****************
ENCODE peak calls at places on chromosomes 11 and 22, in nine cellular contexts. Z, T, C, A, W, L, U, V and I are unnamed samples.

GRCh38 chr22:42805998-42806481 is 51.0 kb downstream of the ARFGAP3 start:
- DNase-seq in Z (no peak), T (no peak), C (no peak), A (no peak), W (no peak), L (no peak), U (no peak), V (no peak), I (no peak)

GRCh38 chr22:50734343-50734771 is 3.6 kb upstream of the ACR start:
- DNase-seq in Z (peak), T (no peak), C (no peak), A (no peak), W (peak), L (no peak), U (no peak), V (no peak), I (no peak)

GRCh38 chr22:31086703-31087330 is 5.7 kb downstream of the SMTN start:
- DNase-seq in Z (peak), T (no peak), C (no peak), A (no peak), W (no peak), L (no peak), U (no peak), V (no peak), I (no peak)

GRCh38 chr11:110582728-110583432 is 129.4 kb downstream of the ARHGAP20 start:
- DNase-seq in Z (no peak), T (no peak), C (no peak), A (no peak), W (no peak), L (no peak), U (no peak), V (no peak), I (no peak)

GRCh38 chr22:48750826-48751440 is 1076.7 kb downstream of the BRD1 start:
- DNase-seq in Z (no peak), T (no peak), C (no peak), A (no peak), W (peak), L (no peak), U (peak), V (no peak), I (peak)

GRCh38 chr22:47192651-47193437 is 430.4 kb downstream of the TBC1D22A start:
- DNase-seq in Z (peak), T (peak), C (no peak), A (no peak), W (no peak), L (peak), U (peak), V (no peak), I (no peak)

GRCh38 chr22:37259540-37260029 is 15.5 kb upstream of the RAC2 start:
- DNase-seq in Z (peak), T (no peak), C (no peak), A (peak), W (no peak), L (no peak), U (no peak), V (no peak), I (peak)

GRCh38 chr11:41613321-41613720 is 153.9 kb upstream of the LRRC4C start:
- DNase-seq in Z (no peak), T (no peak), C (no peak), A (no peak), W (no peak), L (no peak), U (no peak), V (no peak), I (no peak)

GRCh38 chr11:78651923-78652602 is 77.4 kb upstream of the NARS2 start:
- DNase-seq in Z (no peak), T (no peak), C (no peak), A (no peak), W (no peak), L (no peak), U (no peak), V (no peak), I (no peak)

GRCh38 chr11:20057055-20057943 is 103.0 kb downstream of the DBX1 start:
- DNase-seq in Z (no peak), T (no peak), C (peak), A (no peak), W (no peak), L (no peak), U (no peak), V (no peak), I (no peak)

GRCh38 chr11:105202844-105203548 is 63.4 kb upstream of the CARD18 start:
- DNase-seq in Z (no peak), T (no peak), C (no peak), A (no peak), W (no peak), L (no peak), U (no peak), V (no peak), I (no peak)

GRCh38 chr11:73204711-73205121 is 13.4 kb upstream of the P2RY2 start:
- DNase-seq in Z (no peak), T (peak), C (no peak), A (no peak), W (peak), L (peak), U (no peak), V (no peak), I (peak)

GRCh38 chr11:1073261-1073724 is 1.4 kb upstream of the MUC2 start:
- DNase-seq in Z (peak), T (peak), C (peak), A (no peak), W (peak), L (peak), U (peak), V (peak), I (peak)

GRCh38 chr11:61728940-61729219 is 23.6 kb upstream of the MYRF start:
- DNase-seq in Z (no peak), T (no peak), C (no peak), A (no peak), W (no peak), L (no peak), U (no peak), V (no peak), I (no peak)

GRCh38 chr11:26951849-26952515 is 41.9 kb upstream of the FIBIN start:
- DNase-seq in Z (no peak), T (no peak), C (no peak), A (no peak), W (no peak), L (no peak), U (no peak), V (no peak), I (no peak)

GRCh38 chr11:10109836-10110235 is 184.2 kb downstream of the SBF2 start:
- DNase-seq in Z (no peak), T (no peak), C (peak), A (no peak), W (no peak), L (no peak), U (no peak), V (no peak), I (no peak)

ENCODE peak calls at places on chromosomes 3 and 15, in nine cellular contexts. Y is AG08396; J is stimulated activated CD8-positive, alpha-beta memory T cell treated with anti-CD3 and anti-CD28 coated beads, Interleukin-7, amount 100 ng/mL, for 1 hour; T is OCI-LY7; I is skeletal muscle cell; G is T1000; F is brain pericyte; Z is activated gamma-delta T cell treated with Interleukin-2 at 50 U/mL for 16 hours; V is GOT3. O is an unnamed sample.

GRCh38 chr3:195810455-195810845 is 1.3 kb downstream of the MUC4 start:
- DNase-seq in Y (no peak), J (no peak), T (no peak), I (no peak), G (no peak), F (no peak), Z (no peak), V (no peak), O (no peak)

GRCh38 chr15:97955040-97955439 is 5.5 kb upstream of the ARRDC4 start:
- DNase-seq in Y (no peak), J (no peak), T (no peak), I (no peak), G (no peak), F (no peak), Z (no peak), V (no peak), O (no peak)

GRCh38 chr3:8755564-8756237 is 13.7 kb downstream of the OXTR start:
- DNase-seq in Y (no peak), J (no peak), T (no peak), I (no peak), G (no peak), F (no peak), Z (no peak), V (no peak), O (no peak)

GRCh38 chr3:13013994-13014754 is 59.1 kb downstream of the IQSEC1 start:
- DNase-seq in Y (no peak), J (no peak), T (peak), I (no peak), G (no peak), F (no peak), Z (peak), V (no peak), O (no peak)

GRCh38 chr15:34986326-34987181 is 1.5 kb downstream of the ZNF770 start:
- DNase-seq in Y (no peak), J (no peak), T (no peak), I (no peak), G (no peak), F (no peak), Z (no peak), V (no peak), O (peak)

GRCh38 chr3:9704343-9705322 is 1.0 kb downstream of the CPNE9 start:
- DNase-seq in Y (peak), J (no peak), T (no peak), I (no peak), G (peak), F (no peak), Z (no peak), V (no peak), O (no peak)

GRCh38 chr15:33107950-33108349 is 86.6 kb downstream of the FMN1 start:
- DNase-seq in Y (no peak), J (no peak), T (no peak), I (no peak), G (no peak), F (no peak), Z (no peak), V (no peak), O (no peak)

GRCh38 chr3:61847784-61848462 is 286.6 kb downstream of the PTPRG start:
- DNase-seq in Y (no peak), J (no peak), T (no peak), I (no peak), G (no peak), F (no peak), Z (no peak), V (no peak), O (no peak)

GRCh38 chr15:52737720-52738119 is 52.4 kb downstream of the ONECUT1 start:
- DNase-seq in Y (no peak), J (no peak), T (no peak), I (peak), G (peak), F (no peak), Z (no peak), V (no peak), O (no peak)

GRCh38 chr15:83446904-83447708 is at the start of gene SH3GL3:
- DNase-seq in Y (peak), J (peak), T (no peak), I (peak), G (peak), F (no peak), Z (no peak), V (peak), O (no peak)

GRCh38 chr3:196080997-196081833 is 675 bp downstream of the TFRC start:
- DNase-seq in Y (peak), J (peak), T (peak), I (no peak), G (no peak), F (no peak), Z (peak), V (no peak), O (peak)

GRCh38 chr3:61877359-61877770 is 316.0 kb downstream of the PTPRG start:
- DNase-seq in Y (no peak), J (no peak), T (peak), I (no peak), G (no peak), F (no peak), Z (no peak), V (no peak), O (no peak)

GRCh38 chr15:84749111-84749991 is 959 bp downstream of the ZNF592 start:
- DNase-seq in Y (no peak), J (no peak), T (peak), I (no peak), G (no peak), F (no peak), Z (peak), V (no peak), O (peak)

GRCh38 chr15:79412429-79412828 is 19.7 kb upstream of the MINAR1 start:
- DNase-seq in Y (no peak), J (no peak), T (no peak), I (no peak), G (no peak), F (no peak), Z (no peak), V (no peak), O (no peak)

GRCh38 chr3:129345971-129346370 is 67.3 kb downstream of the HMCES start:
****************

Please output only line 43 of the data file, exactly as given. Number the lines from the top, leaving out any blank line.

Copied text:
GRCh38 chr15:34986326-34987181 is 1.5 kb downstream of the ZNF770 start: